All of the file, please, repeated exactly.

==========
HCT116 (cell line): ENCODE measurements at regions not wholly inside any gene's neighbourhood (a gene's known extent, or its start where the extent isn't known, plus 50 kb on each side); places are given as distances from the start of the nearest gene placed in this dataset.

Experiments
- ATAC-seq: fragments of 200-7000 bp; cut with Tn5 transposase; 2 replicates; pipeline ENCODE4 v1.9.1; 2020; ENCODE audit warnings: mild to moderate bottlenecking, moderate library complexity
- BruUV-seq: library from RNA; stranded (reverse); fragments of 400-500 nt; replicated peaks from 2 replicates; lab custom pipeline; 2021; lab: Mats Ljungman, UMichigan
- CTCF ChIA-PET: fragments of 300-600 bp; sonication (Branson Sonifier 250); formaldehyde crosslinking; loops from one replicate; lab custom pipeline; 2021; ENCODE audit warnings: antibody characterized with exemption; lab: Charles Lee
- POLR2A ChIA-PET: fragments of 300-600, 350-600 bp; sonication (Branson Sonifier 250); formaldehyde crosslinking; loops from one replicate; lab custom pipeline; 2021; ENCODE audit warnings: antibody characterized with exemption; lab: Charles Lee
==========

HCT116 (cell line): ENCODE measurements at regions not wholly inside any gene's neighbourhood (a gene's known extent, or its start where the extent isn't known, plus 50 kb on each side); places are given as distances from the start of the nearest gene placed in this dataset.

Experiments
- ATAC-seq: fragments of 200-7000 bp; cut with Tn5 transposase; 2 replicates; pipeline ENCODE4 v1.9.1; 2020; ENCODE audit warnings: mild to moderate bottlenecking, moderate library complexity
- BruUV-seq: library from RNA; stranded (reverse); fragments of 400-500 nt; replicated peaks from 2 replicates; lab custom pipeline; 2021; lab: Mats Ljungman, UMichigan
- CTCF ChIA-PET: fragments of 300-600 bp; sonication (Branson Sonifier 250); formaldehyde crosslinking; loops from one replicate; lab custom pipeline; 2021; ENCODE audit warnings: antibody characterized with exemption; lab: Charles Lee
- POLR2A ChIA-PET: fragments of 300-600, 350-600 bp; sonication (Branson Sonifier 250); formaldehyde crosslinking; loops from one replicate; lab custom pipeline; 2021; ENCODE audit warnings: antibody characterized with exemption; lab: Charles Lee